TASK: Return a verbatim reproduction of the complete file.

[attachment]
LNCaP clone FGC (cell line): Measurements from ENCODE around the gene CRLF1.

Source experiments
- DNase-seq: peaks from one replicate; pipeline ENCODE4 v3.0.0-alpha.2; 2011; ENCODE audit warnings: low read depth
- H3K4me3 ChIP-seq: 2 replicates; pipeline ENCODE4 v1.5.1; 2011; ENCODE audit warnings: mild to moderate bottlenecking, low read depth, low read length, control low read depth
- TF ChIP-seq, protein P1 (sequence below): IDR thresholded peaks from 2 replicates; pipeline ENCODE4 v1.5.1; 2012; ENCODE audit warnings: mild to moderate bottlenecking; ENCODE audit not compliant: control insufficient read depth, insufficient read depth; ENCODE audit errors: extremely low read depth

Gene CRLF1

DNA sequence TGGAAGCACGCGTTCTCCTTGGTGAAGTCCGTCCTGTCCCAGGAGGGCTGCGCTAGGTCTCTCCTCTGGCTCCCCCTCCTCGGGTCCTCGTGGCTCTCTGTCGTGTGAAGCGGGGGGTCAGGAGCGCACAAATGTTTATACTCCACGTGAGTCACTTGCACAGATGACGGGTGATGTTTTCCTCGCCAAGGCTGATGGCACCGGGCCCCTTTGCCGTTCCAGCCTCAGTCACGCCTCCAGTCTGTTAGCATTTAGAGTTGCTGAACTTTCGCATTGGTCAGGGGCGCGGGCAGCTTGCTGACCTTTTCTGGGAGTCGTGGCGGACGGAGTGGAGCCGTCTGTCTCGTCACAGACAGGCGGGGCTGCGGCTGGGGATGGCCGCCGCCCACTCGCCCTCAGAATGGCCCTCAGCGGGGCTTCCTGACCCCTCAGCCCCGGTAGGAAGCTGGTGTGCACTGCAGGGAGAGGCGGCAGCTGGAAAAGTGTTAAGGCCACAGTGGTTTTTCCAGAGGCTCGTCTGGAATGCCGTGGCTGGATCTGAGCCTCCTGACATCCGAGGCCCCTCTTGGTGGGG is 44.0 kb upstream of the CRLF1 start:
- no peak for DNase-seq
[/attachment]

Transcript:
LNCaP clone FGC (cell line): Measurements from ENCODE around the gene CRLF1.

Source experiments
- DNase-seq: peaks from one replicate; pipeline ENCODE4 v3.0.0-alpha.2; 2011; ENCODE audit warnings: low read depth
- H3K4me3 ChIP-seq: 2 replicates; pipeline ENCODE4 v1.5.1; 2011; ENCODE audit warnings: mild to moderate bottlenecking, low read depth, low read length, control low read depth
- TF ChIP-seq, protein P1 (sequence below): IDR thresholded peaks from 2 replicates; pipeline ENCODE4 v1.5.1; 2012; ENCODE audit warnings: mild to moderate bottlenecking; ENCODE audit not compliant: control insufficient read depth, insufficient read depth; ENCODE audit errors: extremely low read depth

Gene CRLF1

DNA sequence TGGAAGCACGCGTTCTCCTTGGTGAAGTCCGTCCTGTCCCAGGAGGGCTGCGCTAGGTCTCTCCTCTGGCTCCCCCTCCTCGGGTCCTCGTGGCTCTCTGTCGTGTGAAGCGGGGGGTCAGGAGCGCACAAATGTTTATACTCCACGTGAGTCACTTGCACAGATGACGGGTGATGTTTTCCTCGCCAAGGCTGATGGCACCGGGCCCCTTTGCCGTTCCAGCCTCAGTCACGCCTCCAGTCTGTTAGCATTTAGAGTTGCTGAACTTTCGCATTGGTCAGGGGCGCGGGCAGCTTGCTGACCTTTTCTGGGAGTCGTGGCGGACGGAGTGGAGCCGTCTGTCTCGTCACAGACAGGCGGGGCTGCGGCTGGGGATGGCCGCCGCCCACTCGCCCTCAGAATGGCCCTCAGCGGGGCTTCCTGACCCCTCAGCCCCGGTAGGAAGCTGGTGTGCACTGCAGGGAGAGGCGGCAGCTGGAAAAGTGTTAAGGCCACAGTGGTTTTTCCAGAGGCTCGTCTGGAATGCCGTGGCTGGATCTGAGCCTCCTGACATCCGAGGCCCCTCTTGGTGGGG is 44.0 kb upstream of the CRLF1 start:
- no peak for DNase-seq